What Causes OI? The dominant mutations happen on the gene COL1A1 or COL1A2 gene Recessive mutation occur on (CRTAP) gene or the LEPRE1 gene Mutation on chromosome 17 OI is caused by an abnormal production of collagen. Collagen structural protein material for bones, skin, cartilage, and ligaments.
Types of OI OI was thought to have been dominant autosomal, but research has found types of recessive OI as well.
Type I This is the most common form of OI It’s dominant autosomal Least severe Have normal or near-normal height Loose joints, weak muscles Whites of highs have blue, purple, or gray tint Some or no bone deformity Possible curved spine Possible hearing loss Normal collagen, less than normal amount
Type II Most severe Most people with this type die soon after birth Many times fatalities caused by deformed lungs Many fractures, severe bone deformity Small stature Whites of eyes tinted Collagen not formed properly Dominant autosomal
Type III Easily fractured bones, some occurring before birth, some healed before birth Short stature Whites of eyes tinted Loose joints and muscle development poor in limbs Curved spine Possible respiratory problems severe deformed bones Brittle teeth and hearing loss possible Collagen not formed properly Dominant Autosomal
Type IV Less severe than type III Fragile bones, fracture often Below average stature Eye whites have little or no tint Some bone deformity, not severe Tendency toward curved spine Ribs are barrel-shaped Could have brittle teeth and weak hearing Collagen not formed properly Dominant autosomal
Type V Similar to IV in symptoms and clinically Large calluses Forearm rotation restricted Whites of eyes normal Normal teeth Dominant pattern This type is caused by unidentified mutations Don’t have mutations in type I collagen genes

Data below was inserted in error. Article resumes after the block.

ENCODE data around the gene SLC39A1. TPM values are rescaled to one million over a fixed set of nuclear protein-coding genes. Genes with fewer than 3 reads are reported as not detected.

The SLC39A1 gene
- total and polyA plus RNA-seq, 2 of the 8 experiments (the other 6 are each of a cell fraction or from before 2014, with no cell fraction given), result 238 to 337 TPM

Type VI Similar to type IV in symptoms and clinically Activity of alkaline phosphatase is elevated Unknown whether it’s dominant or recessive, but most likely recessive By 2007, only 8 people had been diagnosed with this type of OI
Type VII Could be like type IV Could be like type II, but with normal eye whites Below average stature Short arm bone Short upper leg bone Coxavera is possible Recessive autosomal Caused by CRTAP gene
Type VIII could be like type II Could be like type III Normal whites of eyes Growth deficiency is very severe Deficiency of PH31 Recessive autosomal Caused by LEPRE1 gene
Treatment There is no known cure for OI There are treatments to help symptoms of OI Making sure bones are as healthy as possible is important Surgical and dental procedures as well as physical therapy may be recommended “Rodding Surgery” which is done by putting metal rods next to long bones to strengthen them and prevent deformity
Impact on people with OI Since severity differs most live life normally, and others have problems Some have deformity of limbs and other parts of the body which could make mobility limited Some just have fragile bones Some have tinted eyes Some have hearing problems or are deaf Some don’t live long after their born (type II) Most of them live happy successful lives like anyone else
Research Outlook Many different types of research are being done although researchers seem like they’re looking for different treatments rather than cures right now The research includes looking at the affects of vibration therapy, Tariperatide (in adults), Bisphosphonates, and other treatments. There is hope for a cure, but not soon, right now treatments are the main focus
Myth Busters(AKA two extra interesting facts! :D) Myth: Babies with OI should be carried around with a pillow and discouraged from moving. Truth: It’s good to take precautions, but it makes it so the baby doesn’t discover movement naturally. Also immobility leads to loss in bone mass which would cause more problems
Myth Busters (continued) Myth: If a parent has OI, so will their child Truth: It could either be a dominant or recessive trait. If one parent has dominant OI, there is a 50% chance their child will get it. If it’s recessive, the child has a 25% chance they’ll be affected and a 50% chance of being a carrier